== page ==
- Creating a stone foundation (from scraps and leftovers) for supporting the new deck and stairs we would be building. 





- The fabricating work,  essentially cutting and dressing huge steps from the dry stone academy granite material




- Then supporting exterior dry stonework, stacked decoratively up from grade to the underside of platform slabs
- And finally adding three heavy basalt columns for balance and to give some architectural accent.


Having now successfully circled half of it with stone, exiting and reentering the yurt has a whole new 'atmosphere' to it




Tuesday, August 9, 2016

The Man and His Tower


Peter Mullins stands back to look at his stone tower which is slowly rising higher. 
Being built in stages it has been two years in the making. 
The work of putting on the many tons of triangular schist stone tiles begins today.




Last week all the large stone corbels were lifted high up to the workers by a crane operator.
Who is that crane operator?




Why none other than the man whose tower it is - Peter Mullins. 

None of the unique dry stone projects installed on his beautiful wooded California property over the last 9 years, could have been built without Peter's skillfull operation his big Gradall (6000 lb lift, 35 foot high reach), bringing us material and lifting the really heavy stones into position.


Sunday, August 7, 2016

Dust in My Crocs



They call it Mendocino Moondust.  It gets into your clothes and in your shoes and in your hair. We are hammering and sawing and grinding and drilling stone all day and there just seems to be so much dust around. It tastes like powdered rock. Wait, maybe there's a reason it tastes like powdered rock.

Saturday, August 6, 2016

Facing A Corner.


Kevin Carman is carving a Green Man from a block of pumice stone.  He picked it out from some of the Featherstone rocks we are using to shore up the base of the Irish Tower (the roof of which is being completed this month). 

Green Men, most commonly depicted in architectural carvings, are traditionally foliated faces of men (rarely women) with leaves, vines and branches covering their faces as well as coming out of their hair and beards.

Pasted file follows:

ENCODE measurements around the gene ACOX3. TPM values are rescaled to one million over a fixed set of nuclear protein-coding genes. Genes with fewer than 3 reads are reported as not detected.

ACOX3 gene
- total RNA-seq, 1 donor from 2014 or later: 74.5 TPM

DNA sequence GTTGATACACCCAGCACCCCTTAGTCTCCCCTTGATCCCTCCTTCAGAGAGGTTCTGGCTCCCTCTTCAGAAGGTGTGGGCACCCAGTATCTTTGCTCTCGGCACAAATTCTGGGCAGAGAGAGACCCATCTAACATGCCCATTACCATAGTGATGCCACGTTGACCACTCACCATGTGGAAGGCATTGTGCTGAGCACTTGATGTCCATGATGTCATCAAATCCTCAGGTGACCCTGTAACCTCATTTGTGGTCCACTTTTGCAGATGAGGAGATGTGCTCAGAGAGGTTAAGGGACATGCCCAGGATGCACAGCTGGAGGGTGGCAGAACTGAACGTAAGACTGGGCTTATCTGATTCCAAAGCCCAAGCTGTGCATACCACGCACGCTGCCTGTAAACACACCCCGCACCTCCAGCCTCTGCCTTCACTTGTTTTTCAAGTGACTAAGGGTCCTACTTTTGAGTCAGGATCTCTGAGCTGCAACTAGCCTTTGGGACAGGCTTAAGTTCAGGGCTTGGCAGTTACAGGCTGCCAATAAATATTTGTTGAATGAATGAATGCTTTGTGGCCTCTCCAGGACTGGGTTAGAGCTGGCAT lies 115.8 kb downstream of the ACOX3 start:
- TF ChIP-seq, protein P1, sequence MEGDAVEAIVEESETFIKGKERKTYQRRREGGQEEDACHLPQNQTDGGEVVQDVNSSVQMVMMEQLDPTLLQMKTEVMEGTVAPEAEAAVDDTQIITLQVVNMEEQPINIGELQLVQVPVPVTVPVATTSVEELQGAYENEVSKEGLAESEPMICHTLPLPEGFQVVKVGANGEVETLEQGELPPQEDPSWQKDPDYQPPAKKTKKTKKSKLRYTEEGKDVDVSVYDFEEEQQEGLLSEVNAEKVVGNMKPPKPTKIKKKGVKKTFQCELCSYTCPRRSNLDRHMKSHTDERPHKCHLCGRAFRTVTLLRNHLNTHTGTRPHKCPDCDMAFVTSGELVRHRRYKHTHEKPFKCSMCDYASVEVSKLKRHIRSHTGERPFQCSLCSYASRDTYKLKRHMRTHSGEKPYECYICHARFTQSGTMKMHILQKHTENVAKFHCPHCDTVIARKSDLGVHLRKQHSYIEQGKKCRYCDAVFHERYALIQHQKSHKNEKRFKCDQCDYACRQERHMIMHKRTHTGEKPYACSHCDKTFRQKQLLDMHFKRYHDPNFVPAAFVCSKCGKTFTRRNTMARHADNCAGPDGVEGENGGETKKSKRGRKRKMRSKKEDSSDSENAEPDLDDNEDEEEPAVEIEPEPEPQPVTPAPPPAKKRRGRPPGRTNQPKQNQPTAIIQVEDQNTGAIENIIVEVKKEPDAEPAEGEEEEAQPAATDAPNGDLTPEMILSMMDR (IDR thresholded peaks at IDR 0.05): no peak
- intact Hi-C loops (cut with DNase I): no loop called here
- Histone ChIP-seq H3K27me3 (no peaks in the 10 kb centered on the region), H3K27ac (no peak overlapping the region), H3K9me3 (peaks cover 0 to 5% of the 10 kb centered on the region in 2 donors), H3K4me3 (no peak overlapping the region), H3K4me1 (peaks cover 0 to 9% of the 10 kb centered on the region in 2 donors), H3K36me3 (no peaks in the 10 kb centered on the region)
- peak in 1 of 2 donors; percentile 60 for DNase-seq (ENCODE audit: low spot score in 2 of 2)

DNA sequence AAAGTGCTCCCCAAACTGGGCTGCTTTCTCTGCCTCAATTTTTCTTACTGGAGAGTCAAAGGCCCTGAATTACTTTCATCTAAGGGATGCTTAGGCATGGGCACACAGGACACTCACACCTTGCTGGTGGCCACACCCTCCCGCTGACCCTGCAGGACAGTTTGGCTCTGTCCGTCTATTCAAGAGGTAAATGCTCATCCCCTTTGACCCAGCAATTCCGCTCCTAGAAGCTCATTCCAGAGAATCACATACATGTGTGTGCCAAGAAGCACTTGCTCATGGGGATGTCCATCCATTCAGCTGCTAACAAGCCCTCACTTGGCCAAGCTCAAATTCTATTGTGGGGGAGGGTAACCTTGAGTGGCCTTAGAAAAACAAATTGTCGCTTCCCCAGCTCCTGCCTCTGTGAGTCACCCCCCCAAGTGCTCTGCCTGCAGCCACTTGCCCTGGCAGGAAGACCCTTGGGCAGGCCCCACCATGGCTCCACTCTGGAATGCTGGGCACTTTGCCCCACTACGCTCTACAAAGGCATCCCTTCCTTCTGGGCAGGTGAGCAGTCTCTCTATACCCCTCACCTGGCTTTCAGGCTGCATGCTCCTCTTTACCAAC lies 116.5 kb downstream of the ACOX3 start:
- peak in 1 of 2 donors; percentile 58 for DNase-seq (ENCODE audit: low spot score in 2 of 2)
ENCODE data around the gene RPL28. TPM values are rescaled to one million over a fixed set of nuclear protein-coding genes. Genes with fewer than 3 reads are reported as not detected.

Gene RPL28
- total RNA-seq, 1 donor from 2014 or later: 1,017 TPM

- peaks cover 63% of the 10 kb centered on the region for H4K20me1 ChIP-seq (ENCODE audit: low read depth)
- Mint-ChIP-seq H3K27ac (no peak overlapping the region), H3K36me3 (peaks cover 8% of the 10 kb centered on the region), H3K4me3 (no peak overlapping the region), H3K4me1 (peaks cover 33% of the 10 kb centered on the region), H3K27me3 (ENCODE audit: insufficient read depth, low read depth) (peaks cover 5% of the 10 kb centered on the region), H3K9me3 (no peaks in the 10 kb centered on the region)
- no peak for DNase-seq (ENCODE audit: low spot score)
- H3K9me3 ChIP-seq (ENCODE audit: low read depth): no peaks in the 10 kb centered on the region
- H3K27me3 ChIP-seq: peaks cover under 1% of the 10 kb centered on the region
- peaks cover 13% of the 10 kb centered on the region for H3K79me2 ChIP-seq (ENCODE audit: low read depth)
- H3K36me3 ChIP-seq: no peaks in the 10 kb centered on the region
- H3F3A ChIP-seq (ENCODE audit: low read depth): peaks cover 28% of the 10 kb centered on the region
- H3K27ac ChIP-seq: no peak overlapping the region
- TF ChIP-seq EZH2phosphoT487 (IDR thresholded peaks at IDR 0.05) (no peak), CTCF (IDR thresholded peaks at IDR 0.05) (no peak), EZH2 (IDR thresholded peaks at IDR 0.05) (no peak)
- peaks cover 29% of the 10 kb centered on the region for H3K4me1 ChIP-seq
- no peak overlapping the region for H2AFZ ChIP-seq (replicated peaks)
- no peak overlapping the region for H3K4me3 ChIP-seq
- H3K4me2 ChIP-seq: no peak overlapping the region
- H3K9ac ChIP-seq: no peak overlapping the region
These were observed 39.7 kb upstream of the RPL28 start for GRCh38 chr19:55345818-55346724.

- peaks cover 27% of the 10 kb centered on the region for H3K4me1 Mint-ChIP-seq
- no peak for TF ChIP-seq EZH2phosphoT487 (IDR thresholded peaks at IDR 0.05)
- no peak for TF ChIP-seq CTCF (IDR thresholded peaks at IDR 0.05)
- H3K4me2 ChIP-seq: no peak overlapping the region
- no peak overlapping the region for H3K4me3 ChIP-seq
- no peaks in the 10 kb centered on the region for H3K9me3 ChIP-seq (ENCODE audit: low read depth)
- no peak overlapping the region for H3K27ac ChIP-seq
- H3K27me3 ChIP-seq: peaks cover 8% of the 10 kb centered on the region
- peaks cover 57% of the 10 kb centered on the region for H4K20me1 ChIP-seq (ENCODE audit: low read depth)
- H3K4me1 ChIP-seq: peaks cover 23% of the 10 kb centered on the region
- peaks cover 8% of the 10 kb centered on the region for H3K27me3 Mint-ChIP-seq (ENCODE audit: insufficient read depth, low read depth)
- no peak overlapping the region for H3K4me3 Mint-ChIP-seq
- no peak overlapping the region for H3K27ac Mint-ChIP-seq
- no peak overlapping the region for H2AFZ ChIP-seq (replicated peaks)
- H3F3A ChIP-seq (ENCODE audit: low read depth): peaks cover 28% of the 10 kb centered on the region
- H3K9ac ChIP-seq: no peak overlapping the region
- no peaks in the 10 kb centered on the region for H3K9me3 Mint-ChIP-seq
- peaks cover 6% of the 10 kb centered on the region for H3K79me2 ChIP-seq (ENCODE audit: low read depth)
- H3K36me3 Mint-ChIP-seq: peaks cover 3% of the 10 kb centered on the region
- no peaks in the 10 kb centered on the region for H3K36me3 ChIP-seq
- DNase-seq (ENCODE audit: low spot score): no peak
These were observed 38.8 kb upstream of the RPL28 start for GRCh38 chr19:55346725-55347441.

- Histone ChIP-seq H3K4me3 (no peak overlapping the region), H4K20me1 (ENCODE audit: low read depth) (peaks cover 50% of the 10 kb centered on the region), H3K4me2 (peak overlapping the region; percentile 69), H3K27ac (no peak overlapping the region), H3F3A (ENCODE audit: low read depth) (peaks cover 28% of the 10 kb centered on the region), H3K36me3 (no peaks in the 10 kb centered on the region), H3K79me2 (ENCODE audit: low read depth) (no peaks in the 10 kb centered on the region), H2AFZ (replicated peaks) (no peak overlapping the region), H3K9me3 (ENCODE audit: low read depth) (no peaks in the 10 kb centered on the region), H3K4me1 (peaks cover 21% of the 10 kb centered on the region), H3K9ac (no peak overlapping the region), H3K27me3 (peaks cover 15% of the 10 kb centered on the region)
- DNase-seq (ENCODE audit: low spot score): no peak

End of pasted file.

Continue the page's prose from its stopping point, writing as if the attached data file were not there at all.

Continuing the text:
In talking to Kevin he remarked how easy the pumice stone was to carve. He says he's excited to do a face next in marble, which obviously would be harder and much more satisfyingly 'heavy'. However getting even pumice stone to take on such well defined features and proportions is really impressive.

One thing Kevin told me that he learned from sculptor John Fisher was to work from the corner of a block of stone, rather than the flat side of the block, to create the proportions of the human face. That way, as you chisel away material, the nose and the angles of the cheeks and chin are more effectively revealed. 

When you think about it, the human face has more of a V shape than a flat look to it. Recognizing and working that 'angle' certainly gives the face more energy and expression. 

Many breeds of dogs have V- shaped faces and all kinds of wild animals have elongated mouths, presenting an elongated V-shaped appearance.

The tradition of the Green Man is one associated with nature and wildlife, and it is seems even more 'natural' that Kevin chose to sculpt the angle of the head from a 'corner' orientation.

Well done, Kevin.

Thursday, August 4, 2016

Bocce or Lithobolos (Bocce with stone balls)


After working all day with stones the guys like to wind down by playing with stones.


John Dibona, Matt Driscol, Matt Harvey, Kevin Carmen, Sean Smyth,and Royce Kelly battled it off again last night playing on a ever changing, creatively improvised bocce court which meanders around and through some favourite dry stone landmarks here in Gualala California 


In the game of lithobos sometimes it's hard to tell the stones that are in play from the stones that are just watching.

Even though we're still just messing around with stone, much like we do through the day, steel toed boots are not mandatory here. As you can see, bare feet and flip-flops are the footwear of choice